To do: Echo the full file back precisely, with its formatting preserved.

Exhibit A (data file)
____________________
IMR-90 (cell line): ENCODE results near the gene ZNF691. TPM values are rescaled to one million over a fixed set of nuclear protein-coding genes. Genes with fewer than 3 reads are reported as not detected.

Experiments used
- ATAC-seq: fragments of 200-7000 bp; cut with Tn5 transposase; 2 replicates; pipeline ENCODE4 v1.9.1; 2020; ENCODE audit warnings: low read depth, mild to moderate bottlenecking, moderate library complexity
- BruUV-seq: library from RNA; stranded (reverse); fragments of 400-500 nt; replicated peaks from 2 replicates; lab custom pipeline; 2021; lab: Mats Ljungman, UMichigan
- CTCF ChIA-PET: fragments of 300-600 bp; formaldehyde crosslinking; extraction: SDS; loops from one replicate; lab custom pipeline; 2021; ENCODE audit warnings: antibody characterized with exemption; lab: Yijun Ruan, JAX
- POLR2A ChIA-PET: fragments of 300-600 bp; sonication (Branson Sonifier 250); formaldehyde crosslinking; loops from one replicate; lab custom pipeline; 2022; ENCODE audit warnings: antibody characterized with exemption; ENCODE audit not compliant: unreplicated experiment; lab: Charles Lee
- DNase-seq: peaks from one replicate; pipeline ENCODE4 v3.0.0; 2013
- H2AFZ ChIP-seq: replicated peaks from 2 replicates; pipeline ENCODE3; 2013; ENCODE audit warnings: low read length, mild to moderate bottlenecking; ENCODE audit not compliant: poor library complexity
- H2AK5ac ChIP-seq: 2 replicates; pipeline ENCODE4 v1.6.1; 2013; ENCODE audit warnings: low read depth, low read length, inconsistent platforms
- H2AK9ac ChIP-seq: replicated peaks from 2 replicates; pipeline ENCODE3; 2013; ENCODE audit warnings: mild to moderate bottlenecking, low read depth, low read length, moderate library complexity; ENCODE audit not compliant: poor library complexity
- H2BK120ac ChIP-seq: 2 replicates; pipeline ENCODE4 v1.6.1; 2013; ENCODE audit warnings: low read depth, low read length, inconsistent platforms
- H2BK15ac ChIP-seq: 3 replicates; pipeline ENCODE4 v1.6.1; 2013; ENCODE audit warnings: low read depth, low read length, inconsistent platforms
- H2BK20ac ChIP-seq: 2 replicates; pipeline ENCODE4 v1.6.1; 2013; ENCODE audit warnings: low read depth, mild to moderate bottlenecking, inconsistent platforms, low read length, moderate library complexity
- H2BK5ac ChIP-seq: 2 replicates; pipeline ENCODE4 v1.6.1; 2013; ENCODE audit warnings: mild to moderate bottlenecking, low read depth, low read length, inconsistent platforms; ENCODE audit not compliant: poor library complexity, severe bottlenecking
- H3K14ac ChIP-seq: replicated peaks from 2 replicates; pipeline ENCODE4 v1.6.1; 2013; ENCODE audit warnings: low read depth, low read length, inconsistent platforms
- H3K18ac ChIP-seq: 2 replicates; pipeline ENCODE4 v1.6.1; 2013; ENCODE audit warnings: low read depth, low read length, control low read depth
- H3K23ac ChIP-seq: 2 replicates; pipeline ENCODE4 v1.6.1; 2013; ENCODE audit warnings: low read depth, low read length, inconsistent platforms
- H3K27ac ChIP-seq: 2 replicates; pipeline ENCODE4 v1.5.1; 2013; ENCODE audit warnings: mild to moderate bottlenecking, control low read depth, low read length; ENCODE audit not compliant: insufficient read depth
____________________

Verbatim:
IMR-90 (cell line): ENCODE results near the gene ZNF691. TPM values are rescaled to one million over a fixed set of nuclear protein-coding genes. Genes with fewer than 3 reads are reported as not detected.

Experiments used
- ATAC-seq: fragments of 200-7000 bp; cut with Tn5 transposase; 2 replicates; pipeline ENCODE4 v1.9.1; 2020; ENCODE audit warnings: low read depth, mild to moderate bottlenecking, moderate library complexity
- BruUV-seq: library from RNA; stranded (reverse); fragments of 400-500 nt; replicated peaks from 2 replicates; lab custom pipeline; 2021; lab: Mats Ljungman, UMichigan
- CTCF ChIA-PET: fragments of 300-600 bp; formaldehyde crosslinking; extraction: SDS; loops from one replicate; lab custom pipeline; 2021; ENCODE audit warnings: antibody characterized with exemption; lab: Yijun Ruan, JAX
- POLR2A ChIA-PET: fragments of 300-600 bp; sonication (Branson Sonifier 250); formaldehyde crosslinking; loops from one replicate; lab custom pipeline; 2022; ENCODE audit warnings: antibody characterized with exemption; ENCODE audit not compliant: unreplicated experiment; lab: Charles Lee
- DNase-seq: peaks from one replicate; pipeline ENCODE4 v3.0.0; 2013
- H2AFZ ChIP-seq: replicated peaks from 2 replicates; pipeline ENCODE3; 2013; ENCODE audit warnings: low read length, mild to moderate bottlenecking; ENCODE audit not compliant: poor library complexity
- H2AK5ac ChIP-seq: 2 replicates; pipeline ENCODE4 v1.6.1; 2013; ENCODE audit warnings: low read depth, low read length, inconsistent platforms
- H2AK9ac ChIP-seq: replicated peaks from 2 replicates; pipeline ENCODE3; 2013; ENCODE audit warnings: mild to moderate bottlenecking, low read depth, low read length, moderate library complexity; ENCODE audit not compliant: poor library complexity
- H2BK120ac ChIP-seq: 2 replicates; pipeline ENCODE4 v1.6.1; 2013; ENCODE audit warnings: low read depth, low read length, inconsistent platforms
- H2BK15ac ChIP-seq: 3 replicates; pipeline ENCODE4 v1.6.1; 2013; ENCODE audit warnings: low read depth, low read length, inconsistent platforms
- H2BK20ac ChIP-seq: 2 replicates; pipeline ENCODE4 v1.6.1; 2013; ENCODE audit warnings: low read depth, mild to moderate bottlenecking, inconsistent platforms, low read length, moderate library complexity
- H2BK5ac ChIP-seq: 2 replicates; pipeline ENCODE4 v1.6.1; 2013; ENCODE audit warnings: mild to moderate bottlenecking, low read depth, low read length, inconsistent platforms; ENCODE audit not compliant: poor library complexity, severe bottlenecking
- H3K14ac ChIP-seq: replicated peaks from 2 replicates; pipeline ENCODE4 v1.6.1; 2013; ENCODE audit warnings: low read depth, low read length, inconsistent platforms
- H3K18ac ChIP-seq: 2 replicates; pipeline ENCODE4 v1.6.1; 2013; ENCODE audit warnings: low read depth, low read length, control low read depth
- H3K23ac ChIP-seq: 2 replicates; pipeline ENCODE4 v1.6.1; 2013; ENCODE audit warnings: low read depth, low read length, inconsistent platforms
- H3K27ac ChIP-seq: 2 replicates; pipeline ENCODE4 v1.5.1; 2013; ENCODE audit warnings: mild to moderate bottlenecking, control low read depth, low read length; ENCODE audit not compliant: insufficient read depth